Foreign dollars at workA Times Editorial
Published February 9, 2008
After a Chinese investor bought out a Pennsylvania wood products company, broker Yu Dan explained why the purchase was attractive: The dollar is weak and "the aboriginal people in the north Pennsylvania woods are good workers," Yu said. Once upon a time it was the United States that looked for cheap natural resources and labor around the world.
A record $414-billion was spent by foreign companies and governments last year to buy American businesses, property and stock. The Chinese government bailed out Morgan Stanley with $5-billion it had lying around from the goods it sells us. Some of the purchases were smaller, the Washington Post reported. A Chinese entrepreneur bought a South Carolina auto parts company with 100 workers, then increased operations to 24 hours until the workers on the new night shift complained.
Is there reason to worry about this new infusion of foreign capital? Probably not, at least for now. But federal regulators should keep an eye on "sovereign wealth funds," such as the Morgan Stanley investment, that are controlled by governments.
Most of the investments come from traditional partners. Canada has the most money invested here, followed by Western European countries, but our growing trade imbalance with China has left that country looking for a place to park its dollars.
We've seen this before. The Japanese splurged on U.S. real estate in the 1980s. The cultural dislocations can be jarring. Remember when a Japanese company bought the historic Belleview Biltmore Hotel in Pinellas County and added a modern pagoda to the entrance? The aboriginal people were outraged.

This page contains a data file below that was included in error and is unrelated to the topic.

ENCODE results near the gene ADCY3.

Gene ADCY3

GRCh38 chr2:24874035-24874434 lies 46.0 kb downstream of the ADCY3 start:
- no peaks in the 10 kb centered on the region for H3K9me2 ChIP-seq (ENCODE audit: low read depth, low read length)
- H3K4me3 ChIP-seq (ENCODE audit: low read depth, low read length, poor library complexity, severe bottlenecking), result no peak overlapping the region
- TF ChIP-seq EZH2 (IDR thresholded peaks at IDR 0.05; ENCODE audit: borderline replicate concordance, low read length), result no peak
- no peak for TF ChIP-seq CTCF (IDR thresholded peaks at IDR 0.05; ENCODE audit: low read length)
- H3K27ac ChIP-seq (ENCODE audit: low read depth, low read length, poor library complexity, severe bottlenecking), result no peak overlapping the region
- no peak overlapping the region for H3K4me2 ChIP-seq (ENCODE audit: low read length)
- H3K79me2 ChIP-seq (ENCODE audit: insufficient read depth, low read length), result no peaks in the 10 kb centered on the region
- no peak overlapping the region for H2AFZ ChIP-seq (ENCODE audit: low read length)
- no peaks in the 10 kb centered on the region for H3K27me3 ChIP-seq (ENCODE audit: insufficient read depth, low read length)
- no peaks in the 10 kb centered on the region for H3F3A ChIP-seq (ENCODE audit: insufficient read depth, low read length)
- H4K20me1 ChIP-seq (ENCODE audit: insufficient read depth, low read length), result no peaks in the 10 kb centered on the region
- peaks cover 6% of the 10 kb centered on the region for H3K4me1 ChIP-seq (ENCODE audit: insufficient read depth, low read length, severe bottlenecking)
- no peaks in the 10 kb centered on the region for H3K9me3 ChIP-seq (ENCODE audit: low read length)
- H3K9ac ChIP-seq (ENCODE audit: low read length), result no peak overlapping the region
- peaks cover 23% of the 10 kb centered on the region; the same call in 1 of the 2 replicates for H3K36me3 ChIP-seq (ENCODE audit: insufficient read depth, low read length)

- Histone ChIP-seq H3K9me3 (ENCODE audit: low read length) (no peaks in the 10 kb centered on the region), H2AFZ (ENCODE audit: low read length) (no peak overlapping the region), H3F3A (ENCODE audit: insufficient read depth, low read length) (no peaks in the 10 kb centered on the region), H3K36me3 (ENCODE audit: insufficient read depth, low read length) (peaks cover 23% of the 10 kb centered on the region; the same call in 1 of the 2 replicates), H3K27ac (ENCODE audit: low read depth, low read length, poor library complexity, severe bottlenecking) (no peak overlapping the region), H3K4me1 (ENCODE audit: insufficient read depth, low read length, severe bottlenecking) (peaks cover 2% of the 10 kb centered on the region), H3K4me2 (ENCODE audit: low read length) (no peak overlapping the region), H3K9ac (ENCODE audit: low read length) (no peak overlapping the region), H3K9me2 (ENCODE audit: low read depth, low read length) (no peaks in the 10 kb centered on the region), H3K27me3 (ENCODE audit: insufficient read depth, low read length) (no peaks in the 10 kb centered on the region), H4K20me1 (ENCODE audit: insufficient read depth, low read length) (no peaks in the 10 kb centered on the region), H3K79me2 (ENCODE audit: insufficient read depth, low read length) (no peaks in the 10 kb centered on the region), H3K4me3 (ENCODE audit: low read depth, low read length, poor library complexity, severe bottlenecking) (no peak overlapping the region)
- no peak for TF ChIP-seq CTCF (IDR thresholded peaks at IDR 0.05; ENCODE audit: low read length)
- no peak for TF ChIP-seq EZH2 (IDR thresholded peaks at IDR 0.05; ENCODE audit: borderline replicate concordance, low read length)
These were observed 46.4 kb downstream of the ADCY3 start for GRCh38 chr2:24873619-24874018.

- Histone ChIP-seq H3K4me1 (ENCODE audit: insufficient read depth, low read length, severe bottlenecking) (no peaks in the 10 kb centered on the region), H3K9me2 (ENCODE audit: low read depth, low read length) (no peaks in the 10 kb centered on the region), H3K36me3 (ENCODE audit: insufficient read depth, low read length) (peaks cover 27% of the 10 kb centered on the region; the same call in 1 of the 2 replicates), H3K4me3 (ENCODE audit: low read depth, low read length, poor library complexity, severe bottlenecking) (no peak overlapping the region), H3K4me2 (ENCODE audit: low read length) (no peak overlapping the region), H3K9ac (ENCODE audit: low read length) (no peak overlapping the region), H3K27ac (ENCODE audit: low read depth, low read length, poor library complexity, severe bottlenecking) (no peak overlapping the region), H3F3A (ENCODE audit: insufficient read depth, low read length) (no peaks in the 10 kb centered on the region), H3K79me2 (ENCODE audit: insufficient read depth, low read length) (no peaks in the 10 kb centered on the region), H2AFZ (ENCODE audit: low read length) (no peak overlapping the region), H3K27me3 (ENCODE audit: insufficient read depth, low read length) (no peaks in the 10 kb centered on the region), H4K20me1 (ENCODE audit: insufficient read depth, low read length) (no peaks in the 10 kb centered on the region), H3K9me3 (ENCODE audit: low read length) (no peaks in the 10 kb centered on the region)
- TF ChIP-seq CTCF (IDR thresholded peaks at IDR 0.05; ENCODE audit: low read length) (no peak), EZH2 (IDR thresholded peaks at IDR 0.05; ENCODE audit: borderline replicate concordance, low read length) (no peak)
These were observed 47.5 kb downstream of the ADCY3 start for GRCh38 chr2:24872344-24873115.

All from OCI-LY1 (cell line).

Yet foreign investment can be a godsend, as it was for Morgan Stanley after the subprime mortgage meltdown. Some 5-million Americans work for foreign companies here at home, nearly a third in manufacturing jobs that might otherwise be lost.
When those investments come from sovereign wealth funds, however, there could be reason for concern. Such funds are controlled by governments that may not have our best interests at heart, warns Sen. James Webb, D-Va. They may just be seeking profit, he said, or "they may also do so in order to further their foreign policy ambitions, to acquire national security assets or to purchase a stake in strategic industries."
Even if the United States gets its financial house in order with a higher savings rate and strengthened dollar, we're likely to remain dependent on foreign investment. That's not necessarily a bad thing, but it is a bitter medicine to swallow and we have to watch the dosage.